With home fans in the south end, and away in the north, neutrals can usually find a reasonably priced ticket in the sideline East (‘Vostochnaya Tribuna’) Stand or flanking the VIPs in the West (‘Zapadnaya Tribuna’).

In common with all Russian games, the teams come onto the field to the sounds of the ‘Football March’, a rumbustious Soviet ditty composed by Matvey Blatner. In addition to the national anthem, there’s also an airing for Lokomotiv’s club hymn, a would-be stirring song about how the stars of the team are ‘writing on the pages of history in letters of gold’. It’s not always easy to keep a straight face.

Because Lokomotiv’s most successful period came relatively recently, local rivalries are not as intense. Lokomotiv fans are often stereotyped as weedy teenagers and young girls looking for posters to put on their bedroom walls.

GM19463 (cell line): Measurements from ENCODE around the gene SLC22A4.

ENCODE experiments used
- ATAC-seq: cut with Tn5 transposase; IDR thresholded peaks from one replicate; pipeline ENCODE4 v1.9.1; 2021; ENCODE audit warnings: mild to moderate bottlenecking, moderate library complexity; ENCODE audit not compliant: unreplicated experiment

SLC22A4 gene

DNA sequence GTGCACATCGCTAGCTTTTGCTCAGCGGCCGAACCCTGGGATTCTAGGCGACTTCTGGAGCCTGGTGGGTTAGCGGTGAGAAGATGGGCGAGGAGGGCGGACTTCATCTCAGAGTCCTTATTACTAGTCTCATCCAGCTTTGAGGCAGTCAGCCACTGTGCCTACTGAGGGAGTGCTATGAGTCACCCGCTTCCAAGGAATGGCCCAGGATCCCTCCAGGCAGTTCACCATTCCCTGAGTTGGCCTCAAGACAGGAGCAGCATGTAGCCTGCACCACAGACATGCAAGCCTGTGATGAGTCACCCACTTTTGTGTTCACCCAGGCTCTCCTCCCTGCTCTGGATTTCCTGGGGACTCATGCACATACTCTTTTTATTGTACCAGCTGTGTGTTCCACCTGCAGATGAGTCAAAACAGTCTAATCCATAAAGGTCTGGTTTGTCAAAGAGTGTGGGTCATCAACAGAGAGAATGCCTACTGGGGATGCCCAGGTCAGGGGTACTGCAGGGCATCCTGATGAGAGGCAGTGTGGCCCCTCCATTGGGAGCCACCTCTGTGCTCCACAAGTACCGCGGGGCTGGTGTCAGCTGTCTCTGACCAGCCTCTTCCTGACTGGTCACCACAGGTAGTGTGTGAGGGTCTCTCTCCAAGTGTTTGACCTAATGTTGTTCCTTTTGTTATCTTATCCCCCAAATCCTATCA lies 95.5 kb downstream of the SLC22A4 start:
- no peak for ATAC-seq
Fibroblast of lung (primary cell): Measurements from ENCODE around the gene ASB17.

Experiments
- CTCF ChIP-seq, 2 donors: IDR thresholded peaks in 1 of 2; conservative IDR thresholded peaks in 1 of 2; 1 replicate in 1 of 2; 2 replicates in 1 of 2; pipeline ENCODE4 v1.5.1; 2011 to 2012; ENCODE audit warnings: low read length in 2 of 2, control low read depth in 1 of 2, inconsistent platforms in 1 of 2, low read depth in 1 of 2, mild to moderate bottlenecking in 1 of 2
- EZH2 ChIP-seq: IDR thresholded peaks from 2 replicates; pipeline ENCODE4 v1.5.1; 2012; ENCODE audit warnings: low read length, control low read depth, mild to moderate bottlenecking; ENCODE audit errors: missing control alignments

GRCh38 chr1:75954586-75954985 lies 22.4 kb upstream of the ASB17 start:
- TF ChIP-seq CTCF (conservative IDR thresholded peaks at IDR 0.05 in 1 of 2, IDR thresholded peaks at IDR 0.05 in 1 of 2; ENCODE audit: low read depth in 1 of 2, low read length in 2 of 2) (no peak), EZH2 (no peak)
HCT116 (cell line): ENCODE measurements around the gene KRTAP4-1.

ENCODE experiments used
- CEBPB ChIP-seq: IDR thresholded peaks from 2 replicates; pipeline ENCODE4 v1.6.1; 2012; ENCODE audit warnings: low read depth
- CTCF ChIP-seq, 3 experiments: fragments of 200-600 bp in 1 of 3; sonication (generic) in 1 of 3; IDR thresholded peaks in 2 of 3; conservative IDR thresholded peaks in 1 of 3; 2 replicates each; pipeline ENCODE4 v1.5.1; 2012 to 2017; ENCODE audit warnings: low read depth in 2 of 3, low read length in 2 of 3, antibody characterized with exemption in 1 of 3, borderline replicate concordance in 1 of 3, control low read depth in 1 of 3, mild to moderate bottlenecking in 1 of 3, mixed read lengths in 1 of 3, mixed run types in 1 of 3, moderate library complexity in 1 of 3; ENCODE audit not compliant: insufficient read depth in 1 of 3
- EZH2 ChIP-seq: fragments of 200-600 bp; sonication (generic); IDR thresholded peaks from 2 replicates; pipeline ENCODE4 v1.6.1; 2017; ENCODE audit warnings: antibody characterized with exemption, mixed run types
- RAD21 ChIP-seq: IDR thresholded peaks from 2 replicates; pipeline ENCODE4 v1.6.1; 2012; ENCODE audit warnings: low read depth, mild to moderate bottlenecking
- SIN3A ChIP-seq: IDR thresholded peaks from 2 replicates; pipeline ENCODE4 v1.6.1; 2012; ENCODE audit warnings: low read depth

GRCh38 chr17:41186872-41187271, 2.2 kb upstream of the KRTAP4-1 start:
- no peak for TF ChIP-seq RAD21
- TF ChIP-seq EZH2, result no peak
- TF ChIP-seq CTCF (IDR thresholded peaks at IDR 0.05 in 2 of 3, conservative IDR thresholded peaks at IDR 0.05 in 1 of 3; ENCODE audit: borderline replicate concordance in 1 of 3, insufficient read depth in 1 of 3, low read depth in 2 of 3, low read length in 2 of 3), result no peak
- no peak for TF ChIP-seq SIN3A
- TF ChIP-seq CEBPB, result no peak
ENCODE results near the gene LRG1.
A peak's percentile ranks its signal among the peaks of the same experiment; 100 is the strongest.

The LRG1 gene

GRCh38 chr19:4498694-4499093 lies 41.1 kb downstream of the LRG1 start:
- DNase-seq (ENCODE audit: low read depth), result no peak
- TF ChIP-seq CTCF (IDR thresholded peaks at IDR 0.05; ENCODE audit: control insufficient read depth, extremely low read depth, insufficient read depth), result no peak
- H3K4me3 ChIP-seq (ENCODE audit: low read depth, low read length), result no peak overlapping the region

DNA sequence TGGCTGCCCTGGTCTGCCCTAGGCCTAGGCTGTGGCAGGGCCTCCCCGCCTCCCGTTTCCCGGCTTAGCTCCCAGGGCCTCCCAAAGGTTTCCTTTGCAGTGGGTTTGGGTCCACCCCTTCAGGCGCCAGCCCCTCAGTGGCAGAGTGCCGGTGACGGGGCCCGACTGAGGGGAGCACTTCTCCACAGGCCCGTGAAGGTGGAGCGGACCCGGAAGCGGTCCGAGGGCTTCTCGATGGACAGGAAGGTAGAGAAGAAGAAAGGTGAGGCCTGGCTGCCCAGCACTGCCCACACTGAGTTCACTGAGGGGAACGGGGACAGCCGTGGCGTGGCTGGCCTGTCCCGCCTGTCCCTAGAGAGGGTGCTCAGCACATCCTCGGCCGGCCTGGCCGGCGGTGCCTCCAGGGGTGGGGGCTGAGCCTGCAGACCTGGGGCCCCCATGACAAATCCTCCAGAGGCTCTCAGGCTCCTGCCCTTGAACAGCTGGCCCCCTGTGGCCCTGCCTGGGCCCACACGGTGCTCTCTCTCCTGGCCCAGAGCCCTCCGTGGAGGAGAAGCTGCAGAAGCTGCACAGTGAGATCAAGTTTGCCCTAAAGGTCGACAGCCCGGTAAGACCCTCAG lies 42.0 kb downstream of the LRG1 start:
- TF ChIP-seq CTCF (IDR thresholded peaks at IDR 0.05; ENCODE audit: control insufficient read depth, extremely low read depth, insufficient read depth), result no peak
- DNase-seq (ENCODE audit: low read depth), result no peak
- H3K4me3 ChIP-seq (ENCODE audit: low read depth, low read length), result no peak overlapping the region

Behind the main stadium, the so-called ‘Small Arena’ is used to host reserve Loko-2’s games in the third tier. It was once called into action as an emergency venue for a Dynamo-CSKA game after problems with the pitch at the Arena Khimki. It’s mostly used as a training field these days. Loko’s youth team usually plays its games at Perovo, in the eastern suburbs.

Lokomotiv Moscow transport/András Fekete


Getting to Lokomotiv’s stadium couldn’t be easier. Simply take a northbound train on the red metro line, get off at Cherkizovskaya (the second from last station) and the ground is right next to you.


While Lokomotiv have gone to the effort of producing a professional version of their website in English, for tickets, it’s Russian-only. As attendances hover around the 12,000 mark most of the time, availability isn’t a problem, and you can buy on the day. The South Stand (Yuzhnaya Tribuna) is the main the fan sector and tends to sell out fast for big games. The upper tiers are rarely used elsewhere in the stadium.